Interview: Minority Report
Industrial: Girl Power
Unions: Made in NZ
History: Spirit for a Fair Go
Economics: Fool's Gold
Politics: Worth Fighting For
Health: The Force Behind Medibank
Legal: Robust Justice
International: After the Revolution
Poetry: The Sound of Unions
Review: Bad Santa
The Locker Room
Not A Casey Fan
Outside the Tent
Once again, a Federal Labor election defeat has been quickly followed by calls for Labor to distance itself from the trade union movement. Some argue that the path to economic credibility for Labor lies in parting company with the industrial wing of the labor movement.
Some contend that labor's industrial relations policies should be reshaped to meet the concerns of business organisations like the BCA and ACCI. Others see electoral salvation in embracing the growing number of workers who are contractors, not employees.
I regard these views as misconceived. They imply that Labor no longer has the strength to stand up for its values. They suggest that Labor may repeat its last post - defeat experience in 2002, when the vital process of party reform was diverted into a self - lacerating and largely pointless debate about whether unions should have 50 or 60 per cent of the votes in Labor forums.
Distancing Labor from its trade union connections is not going to deliver economic credibility for Labor. Adopting the big business lobby's industrial relations policies will not deliver better economic outcomes for working people.
It has become fashionable to give credit for Australia's current economic prosperity to the Hawke and Keating Governments. This is a good thing. That credit is well deserved.
What is now largely forgotten, however, is that Hawke and Keating had a partner, the trade union movement. When credit for our prosperity is being handed around, a significant share belongs to the ACTU and to people like Bill Kelty, Laurie Carmichael, Simon Crean and Martin Ferguson. Trade union co - operation with difficult economic reforms provided the foundation for the success of the Hawke and Keating Governments.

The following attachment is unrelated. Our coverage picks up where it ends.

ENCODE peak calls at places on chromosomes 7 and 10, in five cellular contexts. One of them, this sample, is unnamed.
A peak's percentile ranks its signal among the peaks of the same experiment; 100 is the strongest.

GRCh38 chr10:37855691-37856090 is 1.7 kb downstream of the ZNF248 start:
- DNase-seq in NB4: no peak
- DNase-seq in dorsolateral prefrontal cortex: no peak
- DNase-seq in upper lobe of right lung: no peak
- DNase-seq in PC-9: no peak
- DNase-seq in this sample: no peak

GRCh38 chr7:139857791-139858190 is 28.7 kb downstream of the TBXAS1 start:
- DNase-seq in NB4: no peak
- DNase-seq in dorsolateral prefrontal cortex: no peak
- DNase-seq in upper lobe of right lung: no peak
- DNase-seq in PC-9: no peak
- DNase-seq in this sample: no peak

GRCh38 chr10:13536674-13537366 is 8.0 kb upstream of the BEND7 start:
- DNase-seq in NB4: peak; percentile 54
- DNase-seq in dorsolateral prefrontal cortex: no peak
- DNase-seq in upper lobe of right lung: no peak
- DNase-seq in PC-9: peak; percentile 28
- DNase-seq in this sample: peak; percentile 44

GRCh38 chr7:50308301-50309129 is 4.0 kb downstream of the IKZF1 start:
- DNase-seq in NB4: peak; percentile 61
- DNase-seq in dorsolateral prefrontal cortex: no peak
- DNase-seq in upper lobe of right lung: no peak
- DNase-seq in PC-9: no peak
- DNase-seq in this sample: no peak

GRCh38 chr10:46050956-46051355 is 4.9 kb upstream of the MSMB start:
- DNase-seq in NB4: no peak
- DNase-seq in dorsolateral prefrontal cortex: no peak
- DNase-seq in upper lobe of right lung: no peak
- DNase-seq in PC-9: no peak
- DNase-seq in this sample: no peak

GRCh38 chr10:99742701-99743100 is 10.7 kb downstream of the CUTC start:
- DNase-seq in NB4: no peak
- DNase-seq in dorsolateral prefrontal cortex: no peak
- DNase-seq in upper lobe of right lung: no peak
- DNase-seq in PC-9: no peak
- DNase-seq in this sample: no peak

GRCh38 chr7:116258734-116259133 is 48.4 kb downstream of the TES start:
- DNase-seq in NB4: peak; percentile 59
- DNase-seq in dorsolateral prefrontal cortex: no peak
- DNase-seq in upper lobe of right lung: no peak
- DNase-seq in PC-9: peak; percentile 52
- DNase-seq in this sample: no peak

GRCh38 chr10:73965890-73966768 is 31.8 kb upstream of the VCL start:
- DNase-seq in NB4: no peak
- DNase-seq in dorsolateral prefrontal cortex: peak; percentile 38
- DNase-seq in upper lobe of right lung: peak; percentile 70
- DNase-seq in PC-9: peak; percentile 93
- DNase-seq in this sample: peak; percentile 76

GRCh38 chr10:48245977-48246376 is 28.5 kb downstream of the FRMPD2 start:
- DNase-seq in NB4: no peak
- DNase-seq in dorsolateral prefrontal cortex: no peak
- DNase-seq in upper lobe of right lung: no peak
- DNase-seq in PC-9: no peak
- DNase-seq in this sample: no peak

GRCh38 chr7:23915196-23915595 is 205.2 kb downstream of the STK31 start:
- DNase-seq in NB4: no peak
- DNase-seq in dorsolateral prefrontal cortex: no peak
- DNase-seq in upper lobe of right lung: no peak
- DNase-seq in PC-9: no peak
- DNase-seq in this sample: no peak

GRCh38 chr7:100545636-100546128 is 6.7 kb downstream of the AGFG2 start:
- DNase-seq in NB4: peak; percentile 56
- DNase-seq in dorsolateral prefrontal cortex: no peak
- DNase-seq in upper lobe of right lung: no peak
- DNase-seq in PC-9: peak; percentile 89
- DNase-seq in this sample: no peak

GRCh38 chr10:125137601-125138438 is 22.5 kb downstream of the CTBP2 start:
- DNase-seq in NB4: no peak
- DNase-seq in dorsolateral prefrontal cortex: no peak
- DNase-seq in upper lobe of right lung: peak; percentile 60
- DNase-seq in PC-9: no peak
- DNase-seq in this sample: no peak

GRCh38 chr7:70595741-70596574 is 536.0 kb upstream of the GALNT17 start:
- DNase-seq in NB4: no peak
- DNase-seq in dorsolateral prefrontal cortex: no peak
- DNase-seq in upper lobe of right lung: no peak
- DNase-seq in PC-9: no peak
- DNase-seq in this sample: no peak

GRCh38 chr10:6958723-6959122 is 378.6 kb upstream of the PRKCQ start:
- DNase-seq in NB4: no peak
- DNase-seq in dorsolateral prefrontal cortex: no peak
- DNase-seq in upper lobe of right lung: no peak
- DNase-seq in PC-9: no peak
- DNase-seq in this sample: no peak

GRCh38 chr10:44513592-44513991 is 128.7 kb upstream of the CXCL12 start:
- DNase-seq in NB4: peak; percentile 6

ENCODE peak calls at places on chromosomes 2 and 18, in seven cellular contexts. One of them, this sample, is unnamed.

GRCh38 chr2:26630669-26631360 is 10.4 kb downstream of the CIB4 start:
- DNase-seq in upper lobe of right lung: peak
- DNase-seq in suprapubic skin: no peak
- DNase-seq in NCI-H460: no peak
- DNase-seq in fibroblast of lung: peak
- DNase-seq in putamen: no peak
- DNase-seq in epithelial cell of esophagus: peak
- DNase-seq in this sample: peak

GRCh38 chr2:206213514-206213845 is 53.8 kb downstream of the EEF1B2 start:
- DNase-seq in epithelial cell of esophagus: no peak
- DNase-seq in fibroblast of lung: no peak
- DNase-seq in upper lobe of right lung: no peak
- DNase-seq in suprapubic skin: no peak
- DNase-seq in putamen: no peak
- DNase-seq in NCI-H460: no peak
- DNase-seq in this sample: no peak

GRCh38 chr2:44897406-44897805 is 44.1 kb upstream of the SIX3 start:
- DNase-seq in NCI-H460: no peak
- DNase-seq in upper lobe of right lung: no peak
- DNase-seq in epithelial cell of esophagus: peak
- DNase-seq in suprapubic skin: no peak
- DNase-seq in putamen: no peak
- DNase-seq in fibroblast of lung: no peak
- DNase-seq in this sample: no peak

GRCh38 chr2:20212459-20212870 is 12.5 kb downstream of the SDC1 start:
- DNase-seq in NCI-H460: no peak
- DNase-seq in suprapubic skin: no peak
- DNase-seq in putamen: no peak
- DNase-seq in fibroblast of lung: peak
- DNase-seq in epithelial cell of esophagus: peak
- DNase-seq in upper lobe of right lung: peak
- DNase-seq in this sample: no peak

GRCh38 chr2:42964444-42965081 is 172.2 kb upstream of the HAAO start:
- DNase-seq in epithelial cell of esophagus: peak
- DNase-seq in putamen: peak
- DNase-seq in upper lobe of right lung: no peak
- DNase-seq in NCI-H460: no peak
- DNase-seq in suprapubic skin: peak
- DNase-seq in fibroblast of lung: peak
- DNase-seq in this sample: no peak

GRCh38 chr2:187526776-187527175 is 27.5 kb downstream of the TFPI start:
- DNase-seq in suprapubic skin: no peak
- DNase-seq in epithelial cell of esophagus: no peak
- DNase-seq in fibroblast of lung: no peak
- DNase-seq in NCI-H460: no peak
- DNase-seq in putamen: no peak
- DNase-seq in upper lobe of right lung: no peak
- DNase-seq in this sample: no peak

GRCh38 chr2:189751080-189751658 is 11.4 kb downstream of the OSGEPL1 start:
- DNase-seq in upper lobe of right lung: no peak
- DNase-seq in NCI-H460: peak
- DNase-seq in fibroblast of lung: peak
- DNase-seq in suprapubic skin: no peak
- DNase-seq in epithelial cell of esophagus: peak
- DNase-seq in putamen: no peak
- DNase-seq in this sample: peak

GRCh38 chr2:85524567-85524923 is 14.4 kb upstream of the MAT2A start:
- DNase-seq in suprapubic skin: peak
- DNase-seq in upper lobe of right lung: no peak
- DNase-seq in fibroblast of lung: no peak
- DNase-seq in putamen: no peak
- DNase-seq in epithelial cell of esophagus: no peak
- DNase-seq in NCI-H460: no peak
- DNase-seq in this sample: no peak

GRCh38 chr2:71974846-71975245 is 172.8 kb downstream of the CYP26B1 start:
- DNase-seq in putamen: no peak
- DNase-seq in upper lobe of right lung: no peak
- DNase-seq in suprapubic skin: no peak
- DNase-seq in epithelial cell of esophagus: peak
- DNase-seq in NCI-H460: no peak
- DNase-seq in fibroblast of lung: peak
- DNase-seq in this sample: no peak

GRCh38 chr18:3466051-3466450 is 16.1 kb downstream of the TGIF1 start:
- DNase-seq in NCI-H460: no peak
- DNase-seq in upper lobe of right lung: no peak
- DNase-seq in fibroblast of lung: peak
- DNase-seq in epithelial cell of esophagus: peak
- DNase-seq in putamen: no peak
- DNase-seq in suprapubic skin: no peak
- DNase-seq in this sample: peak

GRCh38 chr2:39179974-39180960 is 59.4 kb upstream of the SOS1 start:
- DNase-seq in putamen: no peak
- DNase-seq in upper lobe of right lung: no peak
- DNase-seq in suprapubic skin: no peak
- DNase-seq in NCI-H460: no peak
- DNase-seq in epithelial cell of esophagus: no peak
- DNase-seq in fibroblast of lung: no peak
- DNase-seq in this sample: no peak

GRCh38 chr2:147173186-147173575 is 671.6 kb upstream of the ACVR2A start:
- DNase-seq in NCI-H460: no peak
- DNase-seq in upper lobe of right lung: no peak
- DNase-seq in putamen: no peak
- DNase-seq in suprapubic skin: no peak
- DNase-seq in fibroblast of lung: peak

That era is now over and there is no suggestion that the Accord should be revived. The Australian economy, workplace and workforce are now very different from 15 or 20 years ago. Yet the lesson of this era for Labor remains a powerful one. We need to engage with the trade union movement with the common aim of building a stronger, more competitive Australian economy. Rather than distancing ourselves from trade unions, we should be challenging the union movement to contribute more strongly to the renewal of Labor's agenda to build a better Australia.
Such greater engagement will inevitably involve pain and controversy. The union movement has often been in a defensive, sometimes reactive position during the Howard years, and understandably so. Breaking that pattern will not be easy.
There is a need for reform in our industrial relations system, but not the kind of reform John Howard has in mind. Instead of exposing vulnerable low - paid workers to exploitation through individual contracts, we should be establishing new mechanisms to enable workers to upgrade their skills, the true source of job security. Instead of abolishing the right of workers to obtain redress for unfair dismissal we should make the system simpler and cheaper by restricting the involvement of lawyers. Instead of further restricting the ability of workers and unions to collectively bargain we should be developing the next wave of improvement to our superannuation system.
At a time when industrial disputes are at a record low level, it is ridiculous to claim that trade unions are a threat to Australia's future prosperity. The challenge for Labor is not to walk away from the union movement, but to engage constructively with unions and other groups to address the many difficult economic and social issues facing our nation.
Renewing our national infrastructure, upgrading our skills, and reviving our non - commodity exports will require big thinking and hard work. As representatives of 2 million working Australians, the trade union movement has a major role to play in this process.
As the party of working men and women, Labor has a responsibility to these people to improve their living standards and life opportunities, along with those of the millions of other Australians who work for their living.
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